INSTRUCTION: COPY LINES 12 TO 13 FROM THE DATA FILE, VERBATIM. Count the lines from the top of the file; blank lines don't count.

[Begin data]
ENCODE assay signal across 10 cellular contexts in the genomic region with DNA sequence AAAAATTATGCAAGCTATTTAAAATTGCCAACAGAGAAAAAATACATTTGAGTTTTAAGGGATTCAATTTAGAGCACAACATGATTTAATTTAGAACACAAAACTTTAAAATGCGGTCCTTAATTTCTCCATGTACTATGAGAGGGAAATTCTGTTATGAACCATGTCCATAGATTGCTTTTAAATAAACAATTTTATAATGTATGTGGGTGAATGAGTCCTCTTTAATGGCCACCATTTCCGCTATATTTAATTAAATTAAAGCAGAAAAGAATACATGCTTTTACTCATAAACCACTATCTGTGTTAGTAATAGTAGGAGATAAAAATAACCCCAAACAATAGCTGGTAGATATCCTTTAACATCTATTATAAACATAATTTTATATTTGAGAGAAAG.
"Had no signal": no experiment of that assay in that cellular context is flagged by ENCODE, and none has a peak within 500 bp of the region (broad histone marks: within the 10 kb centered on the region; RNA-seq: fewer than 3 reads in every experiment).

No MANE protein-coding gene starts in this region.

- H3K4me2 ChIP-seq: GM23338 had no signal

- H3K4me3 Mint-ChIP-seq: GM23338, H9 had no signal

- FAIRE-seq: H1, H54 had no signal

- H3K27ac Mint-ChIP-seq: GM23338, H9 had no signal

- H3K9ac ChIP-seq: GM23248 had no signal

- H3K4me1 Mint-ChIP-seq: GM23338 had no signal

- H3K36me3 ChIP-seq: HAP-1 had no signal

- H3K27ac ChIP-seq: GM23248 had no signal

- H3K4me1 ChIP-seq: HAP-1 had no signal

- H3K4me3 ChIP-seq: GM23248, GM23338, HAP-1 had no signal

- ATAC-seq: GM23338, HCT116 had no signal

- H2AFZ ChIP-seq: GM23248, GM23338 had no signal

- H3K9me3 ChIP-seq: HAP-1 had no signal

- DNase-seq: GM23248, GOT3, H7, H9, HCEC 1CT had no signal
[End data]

- H3K4me1 ChIP-seq: HAP-1 had no signal

- H3K4me3 ChIP-seq: GM23248, GM23338, HAP-1 had no signal